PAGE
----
Editor’s Note: This looks at the Banana Stand results through the regular season and isn’t updated for the Gronk injury, for example.
I write a lot of stuff for RotoViz and Pro Football Focus that’s pretty far out of the mainstream. When someone sounds like a crackpot, the most likely explanation is that they are, in fact, a crackpot. I hope that isn’t the case.
Ideas are valuable in their own right – even if they prove unfounded. Most innovations begin with a trial-and-error process that is heavy on the error. But the value of ideas passed off as fact should be judged by whether or not those ideas work. In order to test my ideas, I like to play high stakes fantasy football. If the value of things like the Agility Score, Vision Yards, Dominator Rating, Height-adjusted Speed Score, and Zero RB can be found in their application to reality and fantasy pursuits, then the proof should be in the pudding. If the Sim Scores developed by RotoViz creator Frank DuPont provide a competitive advantage and the advanced stats generated by PFF’s game charters hold a special insight, then someone using those tools ought to be able to produce some decent results.
This is my report card.
I play high stakes with my brother and Banana Stand co-owner, Tyson Siegele. Our format of choice is the National Fantasy Football Championship, a contest run by Tom Kessenich and Greg Ambrose. NFFC innovations include Third Round Reversal, KDS draft positions, and the strongest playoff format in the industry. Because of the strength of the format, it’s populated by many of the best fantasy football players in the world, including guys like Chad Schroeder, Jared Danielson, Tom Yates, Glenn Schroter, Michael Edelman, David Hughes, and many, many more.
This season we entered 14 Main Events, four in the Classic (the world’s premier 14-team format) and 10 in the Primetime. In each individual league, the top three teams advance to the playoffs. If a team finishes with the best record and most points through 13 weeks, that team finishes first and the next two teams in points finish second and third. If two teams split record and points, those teams face a three-week playoff for the title that runs concurrently to the Grand Prize portion of the contest.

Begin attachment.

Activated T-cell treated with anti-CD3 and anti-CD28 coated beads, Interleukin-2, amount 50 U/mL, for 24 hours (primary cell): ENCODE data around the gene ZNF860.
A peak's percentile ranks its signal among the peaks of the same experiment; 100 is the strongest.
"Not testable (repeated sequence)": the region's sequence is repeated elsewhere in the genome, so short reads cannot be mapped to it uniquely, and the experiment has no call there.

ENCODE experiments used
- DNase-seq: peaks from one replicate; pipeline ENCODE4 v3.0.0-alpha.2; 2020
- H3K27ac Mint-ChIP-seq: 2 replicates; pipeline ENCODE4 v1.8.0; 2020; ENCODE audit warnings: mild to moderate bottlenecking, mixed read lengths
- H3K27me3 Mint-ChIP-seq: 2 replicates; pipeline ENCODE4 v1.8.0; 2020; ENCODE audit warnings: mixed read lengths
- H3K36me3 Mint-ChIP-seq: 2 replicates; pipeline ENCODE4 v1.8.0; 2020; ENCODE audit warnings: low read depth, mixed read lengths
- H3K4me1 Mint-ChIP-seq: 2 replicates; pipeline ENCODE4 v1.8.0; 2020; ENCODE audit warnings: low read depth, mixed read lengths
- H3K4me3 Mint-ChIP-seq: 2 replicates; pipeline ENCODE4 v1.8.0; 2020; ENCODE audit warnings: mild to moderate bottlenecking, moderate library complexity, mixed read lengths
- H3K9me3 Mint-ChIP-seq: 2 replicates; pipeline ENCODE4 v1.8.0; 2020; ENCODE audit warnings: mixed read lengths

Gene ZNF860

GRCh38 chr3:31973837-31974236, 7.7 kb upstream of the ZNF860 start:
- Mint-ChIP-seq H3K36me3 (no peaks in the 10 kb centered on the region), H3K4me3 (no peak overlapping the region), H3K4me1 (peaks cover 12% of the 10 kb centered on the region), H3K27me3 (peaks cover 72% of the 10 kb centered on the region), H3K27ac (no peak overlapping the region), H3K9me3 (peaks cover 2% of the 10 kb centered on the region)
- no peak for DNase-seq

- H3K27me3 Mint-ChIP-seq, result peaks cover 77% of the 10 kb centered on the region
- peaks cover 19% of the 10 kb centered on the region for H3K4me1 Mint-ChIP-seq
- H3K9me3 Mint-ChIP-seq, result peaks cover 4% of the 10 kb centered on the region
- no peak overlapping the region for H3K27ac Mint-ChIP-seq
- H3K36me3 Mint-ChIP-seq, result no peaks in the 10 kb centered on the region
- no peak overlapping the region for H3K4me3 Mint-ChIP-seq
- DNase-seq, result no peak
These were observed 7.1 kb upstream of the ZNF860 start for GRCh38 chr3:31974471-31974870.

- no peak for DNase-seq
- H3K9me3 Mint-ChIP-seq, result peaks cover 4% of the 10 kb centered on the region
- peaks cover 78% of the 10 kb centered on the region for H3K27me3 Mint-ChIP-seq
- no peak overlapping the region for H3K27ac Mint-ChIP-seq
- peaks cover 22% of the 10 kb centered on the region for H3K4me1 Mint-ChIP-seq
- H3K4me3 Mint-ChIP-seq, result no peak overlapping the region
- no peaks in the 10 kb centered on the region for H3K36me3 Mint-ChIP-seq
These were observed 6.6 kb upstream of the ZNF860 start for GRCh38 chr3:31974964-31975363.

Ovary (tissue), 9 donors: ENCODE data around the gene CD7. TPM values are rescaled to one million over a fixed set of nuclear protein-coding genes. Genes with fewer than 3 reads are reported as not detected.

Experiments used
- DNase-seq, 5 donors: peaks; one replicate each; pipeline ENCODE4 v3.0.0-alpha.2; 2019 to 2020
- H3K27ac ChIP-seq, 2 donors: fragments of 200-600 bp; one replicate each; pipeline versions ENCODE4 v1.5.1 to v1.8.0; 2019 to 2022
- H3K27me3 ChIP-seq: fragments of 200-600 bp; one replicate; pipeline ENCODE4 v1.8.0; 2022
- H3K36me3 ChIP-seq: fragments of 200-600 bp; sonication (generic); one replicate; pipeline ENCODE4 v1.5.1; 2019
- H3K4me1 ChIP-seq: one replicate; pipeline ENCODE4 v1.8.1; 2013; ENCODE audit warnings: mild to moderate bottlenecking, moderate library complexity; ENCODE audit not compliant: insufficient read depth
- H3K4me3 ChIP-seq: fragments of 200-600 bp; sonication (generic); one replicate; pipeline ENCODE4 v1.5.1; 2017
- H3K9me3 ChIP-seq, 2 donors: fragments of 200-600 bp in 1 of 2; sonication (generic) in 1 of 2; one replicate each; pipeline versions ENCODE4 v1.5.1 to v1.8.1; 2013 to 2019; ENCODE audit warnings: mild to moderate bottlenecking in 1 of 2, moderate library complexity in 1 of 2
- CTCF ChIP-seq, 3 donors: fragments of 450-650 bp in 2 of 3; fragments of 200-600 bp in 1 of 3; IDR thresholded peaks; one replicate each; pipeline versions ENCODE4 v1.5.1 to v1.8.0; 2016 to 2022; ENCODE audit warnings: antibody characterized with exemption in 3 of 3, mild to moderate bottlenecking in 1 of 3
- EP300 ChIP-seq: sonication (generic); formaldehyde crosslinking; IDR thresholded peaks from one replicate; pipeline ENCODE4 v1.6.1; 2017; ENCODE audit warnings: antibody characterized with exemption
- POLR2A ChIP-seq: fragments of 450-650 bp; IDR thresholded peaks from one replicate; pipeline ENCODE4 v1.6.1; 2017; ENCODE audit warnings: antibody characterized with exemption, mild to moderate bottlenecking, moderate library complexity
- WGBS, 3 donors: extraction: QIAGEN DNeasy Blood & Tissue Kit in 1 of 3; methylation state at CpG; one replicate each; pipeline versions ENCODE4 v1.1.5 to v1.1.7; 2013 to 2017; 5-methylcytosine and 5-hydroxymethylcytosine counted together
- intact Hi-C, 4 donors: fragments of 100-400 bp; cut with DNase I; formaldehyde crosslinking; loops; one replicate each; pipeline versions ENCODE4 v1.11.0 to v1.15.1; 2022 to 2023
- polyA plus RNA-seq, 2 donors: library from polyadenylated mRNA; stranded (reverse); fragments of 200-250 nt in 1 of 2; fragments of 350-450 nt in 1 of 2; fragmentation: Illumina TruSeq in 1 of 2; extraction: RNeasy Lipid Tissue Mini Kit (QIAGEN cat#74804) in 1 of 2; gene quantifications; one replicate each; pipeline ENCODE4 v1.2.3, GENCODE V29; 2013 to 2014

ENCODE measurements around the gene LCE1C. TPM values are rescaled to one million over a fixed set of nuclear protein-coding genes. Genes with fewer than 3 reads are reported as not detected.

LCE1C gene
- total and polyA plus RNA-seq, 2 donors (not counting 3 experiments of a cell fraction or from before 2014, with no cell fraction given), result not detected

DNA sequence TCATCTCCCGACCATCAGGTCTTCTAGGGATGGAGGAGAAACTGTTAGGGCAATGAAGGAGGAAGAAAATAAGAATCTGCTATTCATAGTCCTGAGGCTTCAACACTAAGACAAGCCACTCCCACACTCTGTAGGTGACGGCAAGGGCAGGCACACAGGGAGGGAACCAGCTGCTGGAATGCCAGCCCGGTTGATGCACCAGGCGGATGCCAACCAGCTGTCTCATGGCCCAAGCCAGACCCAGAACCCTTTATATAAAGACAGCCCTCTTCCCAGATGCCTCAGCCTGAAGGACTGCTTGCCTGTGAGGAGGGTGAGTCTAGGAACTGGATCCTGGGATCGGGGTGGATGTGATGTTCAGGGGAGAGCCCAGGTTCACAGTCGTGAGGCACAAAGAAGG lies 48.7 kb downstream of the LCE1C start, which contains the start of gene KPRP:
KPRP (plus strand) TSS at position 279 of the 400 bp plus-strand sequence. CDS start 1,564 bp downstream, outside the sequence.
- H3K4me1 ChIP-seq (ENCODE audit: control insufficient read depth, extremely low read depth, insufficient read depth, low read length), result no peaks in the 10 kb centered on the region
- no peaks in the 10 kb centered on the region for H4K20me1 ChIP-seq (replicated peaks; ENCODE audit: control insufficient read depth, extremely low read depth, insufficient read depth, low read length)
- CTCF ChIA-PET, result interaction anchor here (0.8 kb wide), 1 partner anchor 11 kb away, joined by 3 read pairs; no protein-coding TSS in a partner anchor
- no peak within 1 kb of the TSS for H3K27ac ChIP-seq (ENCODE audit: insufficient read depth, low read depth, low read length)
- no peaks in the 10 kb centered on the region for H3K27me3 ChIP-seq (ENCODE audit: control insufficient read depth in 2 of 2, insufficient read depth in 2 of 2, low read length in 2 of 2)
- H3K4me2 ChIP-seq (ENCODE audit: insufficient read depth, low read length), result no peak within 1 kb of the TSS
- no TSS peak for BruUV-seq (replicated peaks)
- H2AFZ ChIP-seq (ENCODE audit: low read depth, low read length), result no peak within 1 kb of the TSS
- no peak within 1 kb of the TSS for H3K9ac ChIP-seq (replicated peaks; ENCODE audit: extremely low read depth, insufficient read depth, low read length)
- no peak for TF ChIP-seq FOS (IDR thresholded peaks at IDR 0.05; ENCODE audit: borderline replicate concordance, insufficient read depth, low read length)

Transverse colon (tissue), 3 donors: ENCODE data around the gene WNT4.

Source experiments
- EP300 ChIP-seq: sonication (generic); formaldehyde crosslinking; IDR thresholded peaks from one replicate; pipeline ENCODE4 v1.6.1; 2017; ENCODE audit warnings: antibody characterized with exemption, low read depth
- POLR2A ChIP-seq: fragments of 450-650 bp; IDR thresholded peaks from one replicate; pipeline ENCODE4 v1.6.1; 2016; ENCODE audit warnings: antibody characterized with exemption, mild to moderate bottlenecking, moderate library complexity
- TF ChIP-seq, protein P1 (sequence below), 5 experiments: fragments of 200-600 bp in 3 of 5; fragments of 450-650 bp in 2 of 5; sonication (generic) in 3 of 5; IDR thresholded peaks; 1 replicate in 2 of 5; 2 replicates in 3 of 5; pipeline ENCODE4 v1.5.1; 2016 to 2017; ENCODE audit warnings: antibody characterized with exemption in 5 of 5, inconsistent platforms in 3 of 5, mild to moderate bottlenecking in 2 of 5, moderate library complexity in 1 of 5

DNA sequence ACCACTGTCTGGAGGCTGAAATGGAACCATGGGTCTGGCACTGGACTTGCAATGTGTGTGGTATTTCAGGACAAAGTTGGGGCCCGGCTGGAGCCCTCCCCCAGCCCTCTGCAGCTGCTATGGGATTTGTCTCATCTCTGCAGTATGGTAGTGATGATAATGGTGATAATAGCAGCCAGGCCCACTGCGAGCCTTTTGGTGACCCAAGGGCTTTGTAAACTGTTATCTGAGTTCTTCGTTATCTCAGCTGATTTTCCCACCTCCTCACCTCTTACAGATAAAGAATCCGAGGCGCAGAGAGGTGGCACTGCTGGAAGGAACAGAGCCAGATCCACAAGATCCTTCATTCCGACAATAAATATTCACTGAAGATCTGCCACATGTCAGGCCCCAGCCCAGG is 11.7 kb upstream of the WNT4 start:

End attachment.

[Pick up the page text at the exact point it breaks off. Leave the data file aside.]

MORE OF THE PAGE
The Classic has 280 total teams and a $100,000 grand prize. The Primetime sports 432 teams and a $150,000 grand prize. It seems vanishingly unlikely that anyone could win both, but, if accomplished, that triggers a $75,000 bonus for a cool $325,000.
This is how our teams performed.
5 Point Palm Exploding Heart Technique – Most Points/Best Record, No. 3 Finish Overall
RB: Le’Veon Bell, Pierre Thomas
This is one of the two teams I wrote about for RotoViz in Zero RB, Antifragility, and the Myth of Value-Based Drafting. The three top-rated players on my board this season were Calvin Johnson, Jamaal Charles, and Jimmy Graham. My preferred strategy was to pair Megatron and Graham every time that opportunity presented itself.
I wasn’t sure what to make of Le’Veon Bell, especially since he was injured when I drafted him, but I have great faith in my Agility Score model and he finished as far and away the top runner in Ryan Rouillard’s breakthrough running back evaluation model. I felt he represented a steal in the reality draft and a good value once his injury knocked him into the sixth round of fantasy formats.
Alshon Jeffery was the one player I tried to target for every team. It’s worth repeating again. Jeffery was the best SEC receiver in 2010 despite the presence of A.J. Green and Julio Jones. I’d challenge anyone to check out his stats, watch the video of his second touchdown catch against Minnesota, and not admit it’s possible he ends up as the best NFL receiver of the three. Continue reading Pai Mei, Zero RB, and the NFFC – A 2013 Report Card